"International Journal of Mosquito Research"

Vol-1, Issue-2

The environmental aspects of dengue and chikungunya outbreaks in India: GIS for epidemic control


Background: The dengue and chikungunya epidemics have major challenging problems and have become essentially a public health importance in India for the recent years, and it has been transmitted by the Aedes genus (Aedes aegypti or Ae. Albopictus) mosquito vectors. The huge chikungunya epidemic cases was reported in 213 districts especially in South India during 2006 and it happened in India, after 25 years period of breaks. The epidemic was showing good improvement of spatially declining trend, however, the dengue epidemics were reported from 24 states / union territories of India with 37070 cases and 227 deaths during 2012 and it steadily increased to become a very serious threat to the public.
Materials and Methods: The ARC View 3.2 GIS was used for mapping the occurrences of epidemics situation in the country, geo-statistical analysis was carried out using SPSS 10.0, and ERDAS Imagine 8.5 image processing software was used for calibrating the NDVI value from IRS WiFS data.
Results and discussion: The spatial analysis of geo-climate and the determinant variables with the epidemic cases provided results that temperature was experienced with a range of 22 to 31 oC, and relative humidity of 70 % to 90 %, and rain fall providing most suitable environment for fueling the huge number of profusion of Aedes mosquito species, with 95% significant and 5 % precision. Dengue and chikungunya epidemics in major metropolitan cities across the country, and rural areas in Maharashtra, Haryana, Uttar Pradesh, Pondicherry and Tamil Nadu have been associated with the huge number of containers of damaged house hold things in the coastal areas making it suitable for Aedes aegypti mosquitoes breeding. The regulation of irregular drinking water supply was supplied once in a week or 10 days, and hence, the village people have the practice of drinking water storage in big plastic container/ vessels and cement container, which was statistically significant with chi-square χ2 test, (P value <0.05). Chikungunya in Kerala was most associated with massive number of coconut shell used for collection of rubber milk in the rubber plantation in Kerala, and the massive pineapple cultivation in the state also fueling for dengue vector profusion in the state. The NDVI values of <0.4was due to the presence of actively photosynthesizing vegetation of rubber plantation, pineapple, forest cover, and hence, provided guidelines to stratification of areas under vulnerable to the dengue and chikungunya transmission.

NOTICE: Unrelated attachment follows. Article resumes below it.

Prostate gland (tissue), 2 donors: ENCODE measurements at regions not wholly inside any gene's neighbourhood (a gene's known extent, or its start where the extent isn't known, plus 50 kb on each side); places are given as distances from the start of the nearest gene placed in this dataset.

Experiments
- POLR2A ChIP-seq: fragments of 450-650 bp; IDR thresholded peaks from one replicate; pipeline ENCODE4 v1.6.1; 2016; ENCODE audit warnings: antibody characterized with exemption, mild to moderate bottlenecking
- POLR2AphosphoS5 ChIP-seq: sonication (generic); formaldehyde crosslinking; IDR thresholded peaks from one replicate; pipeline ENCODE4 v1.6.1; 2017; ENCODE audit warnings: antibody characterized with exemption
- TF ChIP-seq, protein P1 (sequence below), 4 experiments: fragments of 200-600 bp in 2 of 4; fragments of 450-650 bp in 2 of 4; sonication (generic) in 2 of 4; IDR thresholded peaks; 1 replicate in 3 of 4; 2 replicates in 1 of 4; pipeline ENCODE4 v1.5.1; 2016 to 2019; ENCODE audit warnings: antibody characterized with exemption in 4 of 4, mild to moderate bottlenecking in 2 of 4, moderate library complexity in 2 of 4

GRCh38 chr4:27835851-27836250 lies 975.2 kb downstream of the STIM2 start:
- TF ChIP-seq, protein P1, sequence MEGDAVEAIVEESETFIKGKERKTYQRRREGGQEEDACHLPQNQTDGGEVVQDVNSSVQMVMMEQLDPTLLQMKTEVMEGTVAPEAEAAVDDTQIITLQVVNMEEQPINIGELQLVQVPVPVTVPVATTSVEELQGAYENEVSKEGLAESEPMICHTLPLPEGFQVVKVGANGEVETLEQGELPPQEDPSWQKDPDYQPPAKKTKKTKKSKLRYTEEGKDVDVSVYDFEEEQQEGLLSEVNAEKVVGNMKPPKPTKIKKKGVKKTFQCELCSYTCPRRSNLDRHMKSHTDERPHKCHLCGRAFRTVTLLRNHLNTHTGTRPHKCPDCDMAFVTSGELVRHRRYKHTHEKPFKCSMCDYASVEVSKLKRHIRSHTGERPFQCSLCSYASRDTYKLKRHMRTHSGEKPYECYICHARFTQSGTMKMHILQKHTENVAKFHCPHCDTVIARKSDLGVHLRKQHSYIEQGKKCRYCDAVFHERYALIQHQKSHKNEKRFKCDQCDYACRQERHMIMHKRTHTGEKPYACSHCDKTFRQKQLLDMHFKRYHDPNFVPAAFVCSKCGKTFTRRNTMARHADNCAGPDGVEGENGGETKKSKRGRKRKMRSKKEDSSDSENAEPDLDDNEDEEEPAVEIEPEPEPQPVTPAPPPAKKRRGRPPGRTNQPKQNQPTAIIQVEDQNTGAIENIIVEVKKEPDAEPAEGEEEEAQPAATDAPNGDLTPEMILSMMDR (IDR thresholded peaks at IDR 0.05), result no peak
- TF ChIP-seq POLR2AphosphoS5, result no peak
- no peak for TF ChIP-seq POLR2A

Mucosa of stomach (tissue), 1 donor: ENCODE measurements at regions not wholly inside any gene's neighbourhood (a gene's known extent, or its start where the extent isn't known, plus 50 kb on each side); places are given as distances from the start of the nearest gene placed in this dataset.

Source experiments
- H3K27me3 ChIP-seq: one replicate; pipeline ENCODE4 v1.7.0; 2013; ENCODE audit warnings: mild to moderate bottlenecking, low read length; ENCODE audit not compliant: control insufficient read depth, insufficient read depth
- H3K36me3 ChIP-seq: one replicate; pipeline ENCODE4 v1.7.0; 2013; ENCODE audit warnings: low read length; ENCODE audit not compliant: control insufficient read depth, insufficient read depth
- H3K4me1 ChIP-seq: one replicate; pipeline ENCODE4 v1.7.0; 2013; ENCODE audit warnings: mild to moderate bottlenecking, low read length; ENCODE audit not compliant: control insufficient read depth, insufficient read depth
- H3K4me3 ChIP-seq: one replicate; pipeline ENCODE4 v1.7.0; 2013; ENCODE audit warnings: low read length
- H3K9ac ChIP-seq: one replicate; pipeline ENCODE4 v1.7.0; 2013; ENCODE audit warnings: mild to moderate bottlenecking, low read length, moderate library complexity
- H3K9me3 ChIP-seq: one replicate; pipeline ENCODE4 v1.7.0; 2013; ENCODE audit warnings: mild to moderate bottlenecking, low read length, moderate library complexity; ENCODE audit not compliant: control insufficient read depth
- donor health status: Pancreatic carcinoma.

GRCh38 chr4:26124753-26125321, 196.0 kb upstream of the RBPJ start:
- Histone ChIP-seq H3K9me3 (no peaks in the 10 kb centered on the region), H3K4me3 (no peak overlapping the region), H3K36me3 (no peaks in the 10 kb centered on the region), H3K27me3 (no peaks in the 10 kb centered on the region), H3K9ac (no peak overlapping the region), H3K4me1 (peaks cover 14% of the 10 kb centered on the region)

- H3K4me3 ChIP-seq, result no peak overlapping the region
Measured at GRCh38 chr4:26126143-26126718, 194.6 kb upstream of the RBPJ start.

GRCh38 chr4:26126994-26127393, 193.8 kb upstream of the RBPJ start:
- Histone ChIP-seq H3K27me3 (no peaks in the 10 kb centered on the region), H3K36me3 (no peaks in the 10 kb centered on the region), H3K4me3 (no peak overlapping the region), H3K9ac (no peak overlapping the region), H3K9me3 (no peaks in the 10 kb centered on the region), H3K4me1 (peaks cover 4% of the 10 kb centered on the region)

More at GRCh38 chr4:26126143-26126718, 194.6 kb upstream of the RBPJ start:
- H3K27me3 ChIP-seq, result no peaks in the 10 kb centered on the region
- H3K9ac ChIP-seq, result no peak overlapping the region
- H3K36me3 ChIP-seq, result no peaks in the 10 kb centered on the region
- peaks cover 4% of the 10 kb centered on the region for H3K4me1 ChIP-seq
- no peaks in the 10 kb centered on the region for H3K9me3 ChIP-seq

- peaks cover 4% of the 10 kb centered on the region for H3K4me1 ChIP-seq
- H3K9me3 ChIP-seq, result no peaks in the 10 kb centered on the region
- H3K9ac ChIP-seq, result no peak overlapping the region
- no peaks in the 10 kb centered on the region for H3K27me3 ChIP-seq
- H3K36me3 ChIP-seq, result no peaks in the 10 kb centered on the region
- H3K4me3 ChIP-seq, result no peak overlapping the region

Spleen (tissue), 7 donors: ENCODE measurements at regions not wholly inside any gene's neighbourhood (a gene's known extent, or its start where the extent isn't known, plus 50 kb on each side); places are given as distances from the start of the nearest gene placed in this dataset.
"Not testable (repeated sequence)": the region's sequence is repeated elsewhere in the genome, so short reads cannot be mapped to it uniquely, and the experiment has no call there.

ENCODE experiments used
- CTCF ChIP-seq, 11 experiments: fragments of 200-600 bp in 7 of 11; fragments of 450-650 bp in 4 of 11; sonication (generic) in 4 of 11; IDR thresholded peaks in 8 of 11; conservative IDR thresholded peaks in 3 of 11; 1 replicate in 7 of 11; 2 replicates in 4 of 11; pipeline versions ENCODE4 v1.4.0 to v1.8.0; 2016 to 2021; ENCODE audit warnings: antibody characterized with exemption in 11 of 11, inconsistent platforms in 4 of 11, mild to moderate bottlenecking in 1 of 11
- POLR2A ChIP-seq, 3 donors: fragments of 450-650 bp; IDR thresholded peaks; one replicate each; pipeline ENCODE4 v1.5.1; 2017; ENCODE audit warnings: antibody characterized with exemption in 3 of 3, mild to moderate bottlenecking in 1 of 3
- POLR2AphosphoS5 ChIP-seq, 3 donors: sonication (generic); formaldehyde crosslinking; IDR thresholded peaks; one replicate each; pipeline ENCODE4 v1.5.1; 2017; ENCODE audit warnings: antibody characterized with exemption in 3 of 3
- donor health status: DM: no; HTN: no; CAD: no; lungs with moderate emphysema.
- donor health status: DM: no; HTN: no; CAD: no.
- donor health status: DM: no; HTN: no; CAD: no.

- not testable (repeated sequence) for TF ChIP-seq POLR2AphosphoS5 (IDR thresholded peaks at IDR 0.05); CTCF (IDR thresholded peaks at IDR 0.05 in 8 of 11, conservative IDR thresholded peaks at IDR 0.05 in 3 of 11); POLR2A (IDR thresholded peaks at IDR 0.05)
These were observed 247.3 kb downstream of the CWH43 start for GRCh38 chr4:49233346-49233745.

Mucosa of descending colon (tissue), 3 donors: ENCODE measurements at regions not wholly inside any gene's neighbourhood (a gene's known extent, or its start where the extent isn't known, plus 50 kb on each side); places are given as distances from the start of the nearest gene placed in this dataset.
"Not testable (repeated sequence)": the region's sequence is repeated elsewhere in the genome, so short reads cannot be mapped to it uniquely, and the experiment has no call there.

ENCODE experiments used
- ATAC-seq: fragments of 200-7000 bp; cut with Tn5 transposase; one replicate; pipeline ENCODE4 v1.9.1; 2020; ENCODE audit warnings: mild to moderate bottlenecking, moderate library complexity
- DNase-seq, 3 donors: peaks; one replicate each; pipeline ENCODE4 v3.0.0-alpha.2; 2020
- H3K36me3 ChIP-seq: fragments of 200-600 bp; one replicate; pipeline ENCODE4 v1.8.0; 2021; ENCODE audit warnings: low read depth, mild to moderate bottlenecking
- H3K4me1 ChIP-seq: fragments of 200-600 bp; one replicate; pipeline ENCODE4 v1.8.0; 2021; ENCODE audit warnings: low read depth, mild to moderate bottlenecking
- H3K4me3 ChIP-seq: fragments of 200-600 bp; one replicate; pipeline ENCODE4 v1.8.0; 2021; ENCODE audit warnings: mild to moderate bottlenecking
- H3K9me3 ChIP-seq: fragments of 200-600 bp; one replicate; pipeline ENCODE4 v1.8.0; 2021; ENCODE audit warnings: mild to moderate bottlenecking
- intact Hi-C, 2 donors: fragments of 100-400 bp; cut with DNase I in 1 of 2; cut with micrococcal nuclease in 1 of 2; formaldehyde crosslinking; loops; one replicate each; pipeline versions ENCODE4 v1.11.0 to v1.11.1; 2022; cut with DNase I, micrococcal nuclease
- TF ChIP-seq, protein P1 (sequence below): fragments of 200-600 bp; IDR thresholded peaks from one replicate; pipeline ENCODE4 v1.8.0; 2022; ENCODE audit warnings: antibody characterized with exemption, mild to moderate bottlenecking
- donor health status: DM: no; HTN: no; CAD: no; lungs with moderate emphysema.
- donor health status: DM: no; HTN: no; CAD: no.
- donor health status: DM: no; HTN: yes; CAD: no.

Conclusion: Climate, landscape and environment play an important role and has influence on the epidemic transmission across the country. The application of remote sensing and GIS was potentially useful for stratification of transmission risk areas, and perhaps, useful for epidemic control and management in the country.

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